Derbyshire based Long Eaton Rugby Club has announced the launch of its innovative player transition scheme for the 2018/19 season, set to tackle to growing issue of youth player drop-out in the sport.
The club, which has just been promoted for the second year running, will implement the retention scheme in response to growing reports of player drop-out between the ages of 15-21 at club level.
The ground-breaking programme will see first team player, Paul Wakefield, become the club’s first Transition Officer, appointed to support each player aged 16-18 with all aspects of their personal development as well as rugby, including education, family and careers.
Scottish Rugby recently found that on average, 43% of 18-year-old players fail to progress to play adult rugby and an over 80% of 16-year-olds are not involved with their club or rugby by the time they reach the age of 20. Possible contributing factors to this drop-off are leaving school, starting work, moving away or full-time university education. Long Eaton aims to address this by working together with teenage players to increase communication about their options and increase involvement of younger age groups within adult sessions to ensure a smoother transition into men’s rugby. The club targets to keep 50% of under 16 players within the club or the sport by the age of 20.
As part of the new initiative, a mentor system has also been implemented by Long Eaton’s management team, to be overseen by Paul. The system will support and encourage young players through their transition period and promote the benefits of the adult teams. Each of the 19 mentors involved is a member of Long Eaton first or second team and positions will be paired together, to also help improve young player’s rugby skills and ability.
Chris Brookes, Chairman and Development Manager at Long Eaton Rugby Club, said the new scheme was a huge step forward for the club.
He said: “Although we enjoy the senior teams winning and playing the best rugby possible, our ultimate goal as a club is to retain players, from young children up to adult level, and watch them develop on both a personal and professional level. If we can play even a small part in a player’s journey, then we can consider that a great achievement.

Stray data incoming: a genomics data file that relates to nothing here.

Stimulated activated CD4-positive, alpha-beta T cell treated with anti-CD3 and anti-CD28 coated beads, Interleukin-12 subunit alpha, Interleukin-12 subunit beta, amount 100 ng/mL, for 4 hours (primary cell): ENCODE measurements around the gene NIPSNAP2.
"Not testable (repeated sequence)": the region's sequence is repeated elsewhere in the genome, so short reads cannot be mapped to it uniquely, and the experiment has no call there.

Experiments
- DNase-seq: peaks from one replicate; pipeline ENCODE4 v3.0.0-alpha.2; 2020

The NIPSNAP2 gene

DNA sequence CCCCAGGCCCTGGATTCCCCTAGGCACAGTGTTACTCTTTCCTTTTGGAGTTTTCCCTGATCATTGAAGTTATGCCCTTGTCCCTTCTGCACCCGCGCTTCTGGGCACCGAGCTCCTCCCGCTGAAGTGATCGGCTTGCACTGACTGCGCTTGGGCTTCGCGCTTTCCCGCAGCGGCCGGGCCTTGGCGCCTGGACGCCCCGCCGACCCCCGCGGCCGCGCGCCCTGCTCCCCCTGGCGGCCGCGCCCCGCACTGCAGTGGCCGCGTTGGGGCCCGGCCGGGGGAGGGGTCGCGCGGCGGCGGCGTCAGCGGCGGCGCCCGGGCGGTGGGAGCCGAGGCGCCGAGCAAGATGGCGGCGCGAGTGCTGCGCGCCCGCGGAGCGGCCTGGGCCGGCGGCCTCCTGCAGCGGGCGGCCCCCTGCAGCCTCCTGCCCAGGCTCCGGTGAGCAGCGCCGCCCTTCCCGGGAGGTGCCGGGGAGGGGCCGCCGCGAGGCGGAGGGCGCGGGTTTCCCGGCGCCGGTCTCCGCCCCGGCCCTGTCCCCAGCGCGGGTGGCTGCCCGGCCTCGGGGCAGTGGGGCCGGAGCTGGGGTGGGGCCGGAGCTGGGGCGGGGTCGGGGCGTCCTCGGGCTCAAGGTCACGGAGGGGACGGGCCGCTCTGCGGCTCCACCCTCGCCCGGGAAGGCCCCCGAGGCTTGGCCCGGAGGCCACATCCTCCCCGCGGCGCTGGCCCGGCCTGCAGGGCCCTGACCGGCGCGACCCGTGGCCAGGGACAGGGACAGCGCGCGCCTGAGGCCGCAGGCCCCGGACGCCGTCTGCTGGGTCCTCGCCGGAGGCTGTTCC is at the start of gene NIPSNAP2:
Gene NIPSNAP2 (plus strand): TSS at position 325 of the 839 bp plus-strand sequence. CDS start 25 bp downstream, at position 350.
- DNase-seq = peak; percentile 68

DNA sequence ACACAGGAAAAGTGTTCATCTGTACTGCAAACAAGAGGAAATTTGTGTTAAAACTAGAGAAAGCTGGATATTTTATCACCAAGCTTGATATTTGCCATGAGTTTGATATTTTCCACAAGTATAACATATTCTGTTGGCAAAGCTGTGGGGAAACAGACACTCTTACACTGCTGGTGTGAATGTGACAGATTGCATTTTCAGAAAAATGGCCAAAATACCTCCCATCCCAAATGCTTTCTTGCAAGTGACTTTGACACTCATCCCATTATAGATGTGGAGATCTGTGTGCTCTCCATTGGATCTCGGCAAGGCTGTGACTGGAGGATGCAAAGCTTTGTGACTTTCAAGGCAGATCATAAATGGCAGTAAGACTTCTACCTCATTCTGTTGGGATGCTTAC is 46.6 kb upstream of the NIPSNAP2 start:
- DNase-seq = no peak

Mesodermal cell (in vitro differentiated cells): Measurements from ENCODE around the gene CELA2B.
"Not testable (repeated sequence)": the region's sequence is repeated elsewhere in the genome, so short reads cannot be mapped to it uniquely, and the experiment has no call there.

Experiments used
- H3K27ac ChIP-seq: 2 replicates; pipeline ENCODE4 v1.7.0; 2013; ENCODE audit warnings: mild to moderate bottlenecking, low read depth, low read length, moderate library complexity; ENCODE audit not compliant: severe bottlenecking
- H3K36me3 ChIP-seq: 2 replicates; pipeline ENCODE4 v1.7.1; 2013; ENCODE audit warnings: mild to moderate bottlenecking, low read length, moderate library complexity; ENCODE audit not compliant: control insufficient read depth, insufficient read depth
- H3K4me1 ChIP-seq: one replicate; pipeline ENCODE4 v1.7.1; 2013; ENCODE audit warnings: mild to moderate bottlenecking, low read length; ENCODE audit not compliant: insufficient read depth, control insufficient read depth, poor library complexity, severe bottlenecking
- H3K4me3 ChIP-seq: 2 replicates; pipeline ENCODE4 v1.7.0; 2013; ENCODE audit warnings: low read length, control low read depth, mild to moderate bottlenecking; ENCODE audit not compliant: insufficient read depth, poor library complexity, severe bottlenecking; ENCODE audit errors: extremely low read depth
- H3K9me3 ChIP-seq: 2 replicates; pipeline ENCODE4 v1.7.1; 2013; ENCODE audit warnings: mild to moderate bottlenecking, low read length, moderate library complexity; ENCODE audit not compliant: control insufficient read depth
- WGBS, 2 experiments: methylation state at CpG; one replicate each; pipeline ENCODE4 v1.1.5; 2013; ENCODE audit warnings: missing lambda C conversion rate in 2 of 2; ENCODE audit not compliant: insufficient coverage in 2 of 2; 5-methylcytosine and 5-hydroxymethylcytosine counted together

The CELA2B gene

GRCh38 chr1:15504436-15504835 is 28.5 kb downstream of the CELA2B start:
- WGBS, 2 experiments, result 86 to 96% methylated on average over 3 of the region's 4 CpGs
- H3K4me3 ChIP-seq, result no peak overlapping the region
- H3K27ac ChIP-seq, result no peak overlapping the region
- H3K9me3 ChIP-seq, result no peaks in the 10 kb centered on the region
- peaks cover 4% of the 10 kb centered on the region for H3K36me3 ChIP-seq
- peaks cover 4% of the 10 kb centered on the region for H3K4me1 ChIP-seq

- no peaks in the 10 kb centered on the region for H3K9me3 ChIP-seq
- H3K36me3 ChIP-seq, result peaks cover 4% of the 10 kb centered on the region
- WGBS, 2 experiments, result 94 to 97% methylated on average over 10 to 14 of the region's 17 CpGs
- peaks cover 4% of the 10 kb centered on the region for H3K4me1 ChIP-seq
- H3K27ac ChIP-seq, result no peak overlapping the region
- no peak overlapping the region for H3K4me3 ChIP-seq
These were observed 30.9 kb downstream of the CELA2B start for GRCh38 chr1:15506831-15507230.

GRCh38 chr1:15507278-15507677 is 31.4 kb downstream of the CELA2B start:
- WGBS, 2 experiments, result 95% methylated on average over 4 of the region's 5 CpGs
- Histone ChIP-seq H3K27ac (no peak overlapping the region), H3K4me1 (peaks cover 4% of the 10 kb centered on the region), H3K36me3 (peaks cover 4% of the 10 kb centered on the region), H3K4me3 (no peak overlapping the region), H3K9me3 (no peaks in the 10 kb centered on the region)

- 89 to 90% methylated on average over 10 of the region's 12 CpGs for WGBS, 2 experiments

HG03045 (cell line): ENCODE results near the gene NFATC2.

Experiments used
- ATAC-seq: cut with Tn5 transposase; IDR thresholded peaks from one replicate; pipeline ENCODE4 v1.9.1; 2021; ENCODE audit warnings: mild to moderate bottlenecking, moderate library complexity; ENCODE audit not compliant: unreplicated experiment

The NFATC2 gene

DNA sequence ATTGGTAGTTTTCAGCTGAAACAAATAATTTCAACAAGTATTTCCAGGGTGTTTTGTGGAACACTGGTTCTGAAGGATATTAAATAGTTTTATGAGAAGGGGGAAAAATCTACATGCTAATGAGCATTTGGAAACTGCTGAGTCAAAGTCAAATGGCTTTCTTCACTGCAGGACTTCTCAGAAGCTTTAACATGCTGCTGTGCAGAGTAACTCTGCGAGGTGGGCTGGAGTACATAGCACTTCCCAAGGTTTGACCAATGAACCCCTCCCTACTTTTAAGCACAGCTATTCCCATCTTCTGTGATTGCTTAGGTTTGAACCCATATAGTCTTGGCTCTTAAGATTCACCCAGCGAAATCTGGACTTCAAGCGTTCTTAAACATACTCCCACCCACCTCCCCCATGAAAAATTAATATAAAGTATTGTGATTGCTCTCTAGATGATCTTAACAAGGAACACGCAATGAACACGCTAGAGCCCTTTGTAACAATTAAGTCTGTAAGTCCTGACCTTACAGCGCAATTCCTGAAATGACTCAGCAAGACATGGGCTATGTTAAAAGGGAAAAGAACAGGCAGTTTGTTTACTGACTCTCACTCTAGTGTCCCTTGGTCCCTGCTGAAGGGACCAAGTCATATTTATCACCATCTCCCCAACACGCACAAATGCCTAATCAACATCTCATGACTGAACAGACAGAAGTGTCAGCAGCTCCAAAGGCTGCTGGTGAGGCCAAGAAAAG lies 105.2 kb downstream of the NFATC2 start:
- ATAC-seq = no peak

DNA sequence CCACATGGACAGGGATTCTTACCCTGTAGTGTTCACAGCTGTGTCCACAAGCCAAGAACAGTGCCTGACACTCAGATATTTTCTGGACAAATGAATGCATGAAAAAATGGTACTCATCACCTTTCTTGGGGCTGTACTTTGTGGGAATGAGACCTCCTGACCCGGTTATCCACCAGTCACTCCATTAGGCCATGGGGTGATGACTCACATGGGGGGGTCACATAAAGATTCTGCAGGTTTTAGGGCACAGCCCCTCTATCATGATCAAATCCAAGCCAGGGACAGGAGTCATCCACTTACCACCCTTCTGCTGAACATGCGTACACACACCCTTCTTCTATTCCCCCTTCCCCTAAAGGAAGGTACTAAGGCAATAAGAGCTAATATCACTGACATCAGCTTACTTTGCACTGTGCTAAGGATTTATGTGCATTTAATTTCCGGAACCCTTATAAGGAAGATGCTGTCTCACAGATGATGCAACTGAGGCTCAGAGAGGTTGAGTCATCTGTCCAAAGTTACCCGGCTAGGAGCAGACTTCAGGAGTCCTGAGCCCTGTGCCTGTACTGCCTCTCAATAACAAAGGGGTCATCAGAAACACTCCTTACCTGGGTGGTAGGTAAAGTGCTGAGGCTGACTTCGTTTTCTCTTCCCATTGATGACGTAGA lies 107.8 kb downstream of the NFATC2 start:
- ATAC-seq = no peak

“Through our mentoring scheme, our men’s team players will be able to create productive and lasting relationships with our players aged 16-18. Whether that’s introducing the fun and social elements of the club, improving their strategic thinking, giving advice on juggling work and rugby or just helping them with their passing skills. We’re pleased that so many of our players have opted to become mentors to put this into practice.
“Life skills gained through rugby, together with our sports core values are essential in nurturing youngsters not only into rugby but the community too. This initiative will enhance this and keep young people in our sport and community.”
Long Eaton will now refer to their 16-18-year-old players as the ‘Transition Squad’ and provide the option of letting the under 16 team train alongside their mentors to encourage further learning and development. The club will also offer an additional training session to this age group per week.
Matt Everard, Director of Rugby at Long Eaton, said: “The implementation of the transition scheme is a brilliant move for our club. We aim to continue the great progress we have made over the past few years and that can only happen when we have fresh, talented and enthusiastic players moving up to our adult squads. We’re excited for the season ahead and look forward to putting the initiative into practice during pre-season training this summer.”
Long Eaton Rugby Club is celebrating its 50th anniversary this year. The club’s first team have just won their league and will be promoted to the Midlands 2 East (North) league next season.